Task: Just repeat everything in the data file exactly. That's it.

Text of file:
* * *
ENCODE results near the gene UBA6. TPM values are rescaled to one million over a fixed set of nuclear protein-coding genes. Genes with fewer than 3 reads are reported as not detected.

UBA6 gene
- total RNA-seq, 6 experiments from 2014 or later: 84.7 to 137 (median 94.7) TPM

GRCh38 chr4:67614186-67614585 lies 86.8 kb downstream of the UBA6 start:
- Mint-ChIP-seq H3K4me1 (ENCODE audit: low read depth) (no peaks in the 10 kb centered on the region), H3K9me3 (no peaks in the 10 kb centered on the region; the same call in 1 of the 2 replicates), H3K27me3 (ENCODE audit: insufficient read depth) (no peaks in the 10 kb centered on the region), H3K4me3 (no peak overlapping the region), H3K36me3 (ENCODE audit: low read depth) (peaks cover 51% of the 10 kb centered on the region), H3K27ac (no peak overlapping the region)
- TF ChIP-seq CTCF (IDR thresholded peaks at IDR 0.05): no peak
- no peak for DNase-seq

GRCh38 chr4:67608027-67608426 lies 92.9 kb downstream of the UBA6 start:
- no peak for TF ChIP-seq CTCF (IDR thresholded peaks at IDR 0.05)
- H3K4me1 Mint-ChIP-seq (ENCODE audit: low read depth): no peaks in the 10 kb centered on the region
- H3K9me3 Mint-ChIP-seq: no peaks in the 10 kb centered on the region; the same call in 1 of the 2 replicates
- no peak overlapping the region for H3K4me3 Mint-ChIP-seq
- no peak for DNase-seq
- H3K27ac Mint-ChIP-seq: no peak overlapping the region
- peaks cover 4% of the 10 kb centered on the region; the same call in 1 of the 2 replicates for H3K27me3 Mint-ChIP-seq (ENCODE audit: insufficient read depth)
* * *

ENCODE results near the gene UBA6. TPM values are rescaled to one million over a fixed set of nuclear protein-coding genes. Genes with fewer than 3 reads are reported as not detected.

UBA6 gene
- total RNA-seq, 6 experiments from 2014 or later: 84.7 to 137 (median 94.7) TPM

GRCh38 chr4:67614186-67614585 lies 86.8 kb downstream of the UBA6 start:
- Mint-ChIP-seq H3K4me1 (ENCODE audit: low read depth) (no peaks in the 10 kb centered on the region), H3K9me3 (no peaks in the 10 kb centered on the region; the same call in 1 of the 2 replicates), H3K27me3 (ENCODE audit: insufficient read depth) (no peaks in the 10 kb centered on the region), H3K4me3 (no peak overlapping the region), H3K36me3 (ENCODE audit: low read depth) (peaks cover 51% of the 10 kb centered on the region), H3K27ac (no peak overlapping the region)
- TF ChIP-seq CTCF (IDR thresholded peaks at IDR 0.05): no peak
- no peak for DNase-seq

GRCh38 chr4:67608027-67608426 lies 92.9 kb downstream of the UBA6 start:
- no peak for TF ChIP-seq CTCF (IDR thresholded peaks at IDR 0.05)
- H3K4me1 Mint-ChIP-seq (ENCODE audit: low read depth): no peaks in the 10 kb centered on the region
- H3K9me3 Mint-ChIP-seq: no peaks in the 10 kb centered on the region; the same call in 1 of the 2 replicates
- no peak overlapping the region for H3K4me3 Mint-ChIP-seq
- no peak for DNase-seq
- H3K27ac Mint-ChIP-seq: no peak overlapping the region
- peaks cover 4% of the 10 kb centered on the region; the same call in 1 of the 2 replicates for H3K27me3 Mint-ChIP-seq (ENCODE audit: insufficient read depth)